Elementary excitations controlled by acoustic fields are investigated in solids by optical spectroscopy. Photons, electrons, and spins can be manipulated at gigahertz frequencies using surface acoustic waves opening new perspectives for applications in optoelectronic devices.
The optical properties of III-V nanowires and heterostructures are investigated by spatially and time-resolved photoluminescence spectroscopy as well as by cathodoluminescence spectroscopy in a scanning electron microscope. Of particular importance is the correlation between structural defects and optical properties in III-V nanowires.
Quantum-cascade lasers for the terahertz spectral region are designed, their optical as well as transport properties are simulated, complete lasers are realized, and their lasing properties are investigated. These lasers are compact sources, can be operated in single mode, exhibit typical optical output powers between several mW and several tens of mW, and function at temperatures, which do not require cooling with liquid helium.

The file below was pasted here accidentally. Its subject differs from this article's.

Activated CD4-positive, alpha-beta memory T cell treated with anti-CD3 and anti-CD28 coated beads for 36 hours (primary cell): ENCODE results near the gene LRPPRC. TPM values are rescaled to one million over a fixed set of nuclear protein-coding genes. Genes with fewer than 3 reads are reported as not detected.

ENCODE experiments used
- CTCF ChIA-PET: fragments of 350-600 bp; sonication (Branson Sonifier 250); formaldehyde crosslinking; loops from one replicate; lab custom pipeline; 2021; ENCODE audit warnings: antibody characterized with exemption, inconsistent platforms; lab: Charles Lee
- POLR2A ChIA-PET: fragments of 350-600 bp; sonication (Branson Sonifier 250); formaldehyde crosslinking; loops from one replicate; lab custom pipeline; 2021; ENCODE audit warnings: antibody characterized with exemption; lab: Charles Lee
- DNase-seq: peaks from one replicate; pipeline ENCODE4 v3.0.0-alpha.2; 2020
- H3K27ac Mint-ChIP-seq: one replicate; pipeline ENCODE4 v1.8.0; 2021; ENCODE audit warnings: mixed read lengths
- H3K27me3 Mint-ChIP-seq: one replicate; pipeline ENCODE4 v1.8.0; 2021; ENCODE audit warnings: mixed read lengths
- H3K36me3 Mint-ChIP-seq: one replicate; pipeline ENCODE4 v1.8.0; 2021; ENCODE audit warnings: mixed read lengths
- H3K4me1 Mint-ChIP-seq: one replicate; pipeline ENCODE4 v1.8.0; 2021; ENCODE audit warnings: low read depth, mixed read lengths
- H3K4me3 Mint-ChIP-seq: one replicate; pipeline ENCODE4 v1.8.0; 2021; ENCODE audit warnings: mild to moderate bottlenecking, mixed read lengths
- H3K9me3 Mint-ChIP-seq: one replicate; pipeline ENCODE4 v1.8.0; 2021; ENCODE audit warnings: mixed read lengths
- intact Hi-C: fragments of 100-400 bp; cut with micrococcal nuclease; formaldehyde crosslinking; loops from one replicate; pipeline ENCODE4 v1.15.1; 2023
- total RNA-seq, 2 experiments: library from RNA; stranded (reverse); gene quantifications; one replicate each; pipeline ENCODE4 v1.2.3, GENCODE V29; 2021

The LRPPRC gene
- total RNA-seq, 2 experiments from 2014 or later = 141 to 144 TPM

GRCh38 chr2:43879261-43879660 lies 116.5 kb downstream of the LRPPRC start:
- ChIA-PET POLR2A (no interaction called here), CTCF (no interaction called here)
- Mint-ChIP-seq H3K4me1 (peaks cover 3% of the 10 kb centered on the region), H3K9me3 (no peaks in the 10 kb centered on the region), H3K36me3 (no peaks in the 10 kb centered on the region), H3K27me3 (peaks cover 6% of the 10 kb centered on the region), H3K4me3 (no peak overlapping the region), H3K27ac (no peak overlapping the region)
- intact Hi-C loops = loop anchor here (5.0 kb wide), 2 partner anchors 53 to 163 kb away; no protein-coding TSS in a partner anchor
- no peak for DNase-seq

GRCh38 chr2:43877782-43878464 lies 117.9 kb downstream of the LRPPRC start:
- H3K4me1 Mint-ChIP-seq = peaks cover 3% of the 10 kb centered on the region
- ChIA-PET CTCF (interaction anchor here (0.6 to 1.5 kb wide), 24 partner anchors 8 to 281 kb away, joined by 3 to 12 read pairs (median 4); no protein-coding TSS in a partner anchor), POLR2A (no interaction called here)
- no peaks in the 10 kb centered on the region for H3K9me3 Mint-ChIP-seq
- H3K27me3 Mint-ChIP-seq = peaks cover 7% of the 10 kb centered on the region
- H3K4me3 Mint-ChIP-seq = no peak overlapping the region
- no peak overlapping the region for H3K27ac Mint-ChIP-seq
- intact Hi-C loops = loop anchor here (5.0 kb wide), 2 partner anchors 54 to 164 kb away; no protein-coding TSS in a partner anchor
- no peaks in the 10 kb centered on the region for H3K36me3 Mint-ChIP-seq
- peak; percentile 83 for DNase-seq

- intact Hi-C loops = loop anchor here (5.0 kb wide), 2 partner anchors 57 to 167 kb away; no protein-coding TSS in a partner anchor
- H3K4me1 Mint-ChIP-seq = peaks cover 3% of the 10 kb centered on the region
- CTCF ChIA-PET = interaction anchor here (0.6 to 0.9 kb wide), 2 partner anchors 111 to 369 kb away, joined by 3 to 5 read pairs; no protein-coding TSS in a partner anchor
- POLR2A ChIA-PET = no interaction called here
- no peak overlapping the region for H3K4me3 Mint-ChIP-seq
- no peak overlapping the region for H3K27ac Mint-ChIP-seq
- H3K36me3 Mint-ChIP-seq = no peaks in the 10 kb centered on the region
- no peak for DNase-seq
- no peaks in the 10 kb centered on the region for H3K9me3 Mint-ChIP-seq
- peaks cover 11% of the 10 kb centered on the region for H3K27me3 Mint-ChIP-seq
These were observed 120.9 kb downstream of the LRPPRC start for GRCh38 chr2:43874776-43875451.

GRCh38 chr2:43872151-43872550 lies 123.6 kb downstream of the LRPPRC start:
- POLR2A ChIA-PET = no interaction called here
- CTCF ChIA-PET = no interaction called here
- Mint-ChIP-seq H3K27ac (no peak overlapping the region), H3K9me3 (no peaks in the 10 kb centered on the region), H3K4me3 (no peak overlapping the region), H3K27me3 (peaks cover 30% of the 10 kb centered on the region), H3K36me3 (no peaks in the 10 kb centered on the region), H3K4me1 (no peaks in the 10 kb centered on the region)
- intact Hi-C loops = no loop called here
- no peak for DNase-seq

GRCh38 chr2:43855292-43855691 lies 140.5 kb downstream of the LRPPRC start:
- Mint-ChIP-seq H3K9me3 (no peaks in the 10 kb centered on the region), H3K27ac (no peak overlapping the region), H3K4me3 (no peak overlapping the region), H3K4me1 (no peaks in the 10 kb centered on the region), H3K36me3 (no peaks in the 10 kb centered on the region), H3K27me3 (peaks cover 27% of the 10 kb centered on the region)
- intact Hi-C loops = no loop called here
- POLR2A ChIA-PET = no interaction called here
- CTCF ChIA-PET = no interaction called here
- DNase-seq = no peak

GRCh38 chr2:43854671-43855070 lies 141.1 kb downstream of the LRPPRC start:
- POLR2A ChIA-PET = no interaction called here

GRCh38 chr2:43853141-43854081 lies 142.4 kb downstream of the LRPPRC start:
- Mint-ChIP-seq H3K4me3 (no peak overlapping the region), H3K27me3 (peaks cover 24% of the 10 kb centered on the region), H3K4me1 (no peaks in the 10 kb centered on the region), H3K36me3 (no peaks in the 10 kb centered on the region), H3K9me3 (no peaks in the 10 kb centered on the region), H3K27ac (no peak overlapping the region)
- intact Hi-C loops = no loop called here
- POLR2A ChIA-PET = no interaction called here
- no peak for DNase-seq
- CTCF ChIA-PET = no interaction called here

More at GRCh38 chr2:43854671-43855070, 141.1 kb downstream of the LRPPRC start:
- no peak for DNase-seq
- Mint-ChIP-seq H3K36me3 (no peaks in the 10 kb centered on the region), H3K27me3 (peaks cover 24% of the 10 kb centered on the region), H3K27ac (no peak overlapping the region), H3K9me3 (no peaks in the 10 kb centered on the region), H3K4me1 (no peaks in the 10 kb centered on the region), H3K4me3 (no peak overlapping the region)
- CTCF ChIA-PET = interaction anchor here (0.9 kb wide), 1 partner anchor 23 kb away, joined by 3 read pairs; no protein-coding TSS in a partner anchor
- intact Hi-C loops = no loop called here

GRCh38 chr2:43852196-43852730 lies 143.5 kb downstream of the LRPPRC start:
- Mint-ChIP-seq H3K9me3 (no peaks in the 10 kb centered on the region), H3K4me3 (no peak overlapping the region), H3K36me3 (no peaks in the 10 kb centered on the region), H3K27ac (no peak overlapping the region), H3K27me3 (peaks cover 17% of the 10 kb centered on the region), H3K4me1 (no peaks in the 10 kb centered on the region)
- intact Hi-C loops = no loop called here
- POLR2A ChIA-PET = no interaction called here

The generation and the transport of spins in ferromagnet-semiconductor hybrid structures are studied by analyzing their magneto-optical and magneto-transport properties. In order to achieve spin control, all-electrical spin injection and detection are investigated using lateral and vertical spin valve devices.
The electronic and spin properties of semiconductor-based nanoscale systems such as nanowires and quantum dots defined laterally in heterostructures are studied by quantum transport experiments aiming at the development of new strategies for information processing.
The electronic transport properties of topological insulators, in which charges are only transported on the surface and not in the bulk, are investigated by examining the weak antilocalization effect due to spin orbit coupling and the electron-electron interaction.